First Draught: Crabbie’s Original Alcoholic Ginger Beer
By David Ort
While on vacation in London last month, I was introduced to Crabbie’s Alcoholic Ginger Beer. There, it’s available in every halfway-decent grocery store. That won’t be happening here any time soon, but by happy coincidence last month — soon after I left London — the LCBO started stocking Crabbie’s Original.
To imagine the level of ginger heat in this beverage, it’s best to picture a point halfway between mass-produced ginger ale (a pale imitation of its former self) and the burning, sensory assault of Caribbean-style ginger beer. The spicy ginger aroma smoothly introduces a candied ginger taste that is balanced by a lemony acidity and apparent sweetness.
Some will find it too sweet, but I think that works well with the ginger. At four per cent alcohol, Crabbie’s is a good, refreshing candidate for hot days — but the flavours are strong enough that you probably won’t want more than one at a time.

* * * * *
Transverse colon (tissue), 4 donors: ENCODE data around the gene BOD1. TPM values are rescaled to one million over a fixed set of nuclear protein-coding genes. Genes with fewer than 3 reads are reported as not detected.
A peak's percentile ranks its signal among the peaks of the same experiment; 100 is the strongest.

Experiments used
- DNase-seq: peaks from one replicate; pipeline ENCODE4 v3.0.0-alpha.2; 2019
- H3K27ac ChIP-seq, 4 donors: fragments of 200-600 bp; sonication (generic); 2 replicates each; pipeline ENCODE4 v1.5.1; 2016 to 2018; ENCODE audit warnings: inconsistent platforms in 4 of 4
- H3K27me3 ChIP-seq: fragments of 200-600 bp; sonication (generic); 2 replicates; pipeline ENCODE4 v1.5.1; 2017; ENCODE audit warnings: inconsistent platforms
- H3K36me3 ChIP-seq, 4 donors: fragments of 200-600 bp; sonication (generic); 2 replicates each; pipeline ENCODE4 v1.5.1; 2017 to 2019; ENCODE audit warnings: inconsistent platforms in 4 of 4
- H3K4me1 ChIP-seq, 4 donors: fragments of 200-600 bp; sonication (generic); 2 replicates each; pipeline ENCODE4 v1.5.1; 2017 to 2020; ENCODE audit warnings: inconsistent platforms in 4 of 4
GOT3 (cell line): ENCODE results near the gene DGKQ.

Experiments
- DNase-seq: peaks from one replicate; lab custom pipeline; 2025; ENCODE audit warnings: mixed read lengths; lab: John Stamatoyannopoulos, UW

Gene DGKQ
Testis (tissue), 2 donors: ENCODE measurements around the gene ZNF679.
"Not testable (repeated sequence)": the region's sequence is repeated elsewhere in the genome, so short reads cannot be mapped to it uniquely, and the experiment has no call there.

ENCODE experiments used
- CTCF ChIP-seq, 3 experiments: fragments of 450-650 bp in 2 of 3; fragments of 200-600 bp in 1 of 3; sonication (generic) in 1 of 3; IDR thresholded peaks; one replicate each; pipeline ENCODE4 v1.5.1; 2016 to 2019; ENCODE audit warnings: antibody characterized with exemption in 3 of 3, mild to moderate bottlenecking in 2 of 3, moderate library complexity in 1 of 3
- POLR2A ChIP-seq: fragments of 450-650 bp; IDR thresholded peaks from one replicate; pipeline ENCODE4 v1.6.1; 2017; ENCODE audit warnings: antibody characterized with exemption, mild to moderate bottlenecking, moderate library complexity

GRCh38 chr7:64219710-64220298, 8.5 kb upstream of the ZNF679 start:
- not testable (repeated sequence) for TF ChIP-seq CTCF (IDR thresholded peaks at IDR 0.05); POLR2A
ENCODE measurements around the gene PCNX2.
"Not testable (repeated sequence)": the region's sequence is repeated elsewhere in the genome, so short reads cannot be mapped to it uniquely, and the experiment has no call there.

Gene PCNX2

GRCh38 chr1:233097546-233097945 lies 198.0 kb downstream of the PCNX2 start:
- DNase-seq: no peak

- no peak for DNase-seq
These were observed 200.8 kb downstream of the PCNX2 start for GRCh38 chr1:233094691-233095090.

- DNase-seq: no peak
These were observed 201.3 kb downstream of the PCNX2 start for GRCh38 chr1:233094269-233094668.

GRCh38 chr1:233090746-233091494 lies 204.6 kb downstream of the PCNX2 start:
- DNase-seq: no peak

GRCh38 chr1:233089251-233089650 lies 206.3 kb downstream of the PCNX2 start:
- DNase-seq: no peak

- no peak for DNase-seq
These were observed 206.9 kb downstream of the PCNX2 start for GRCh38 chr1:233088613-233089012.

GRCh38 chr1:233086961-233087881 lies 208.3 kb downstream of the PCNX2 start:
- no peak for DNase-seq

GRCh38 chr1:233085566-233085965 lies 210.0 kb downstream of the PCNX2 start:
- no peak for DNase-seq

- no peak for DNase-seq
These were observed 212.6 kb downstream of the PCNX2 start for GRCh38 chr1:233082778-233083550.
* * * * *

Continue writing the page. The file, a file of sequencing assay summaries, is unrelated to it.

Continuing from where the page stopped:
It’s traditionally served over ice with lime, but more involved cocktails are an option as well. Four parts ginger beer to one part dark rum, plus a few dashes of Angostura Bitters, makes a Dark and Stormy, the national drink of Bermuda. Or, by topping up a lime juice and vodka with ginger beer, you’ll have a Moscow Mule — needless to say, not the official drink of Moscow.
I am skeptical of hangover-cure cocktails, but some studies have shown that ginger can actually reduce the negative side effects of both motion and morning sickness. To my taste, there is enough ginger in a bottle of Crabbie’s to make it worth a shot.
The full Crabbie’s lineup includes an intriguing oak-aged Black Reserve that has extra ginger added, and the just-released Spiced Orange version.
The best way I can think of to encourage the LCBO to add these to its shelves is to head for the ready-to-drink cooler section (where the Original has been stocked) and buy as many of the Crabbie’s Original as you can carry.
$3.65 for 500 ml. LCBO #272807
When David isn't busy drinking beer for his articles here, he writes about food and drink for Toronto's online publications including his own site, Food With Legs. For more of his thoughts on beer and life in general follow him on Twitter.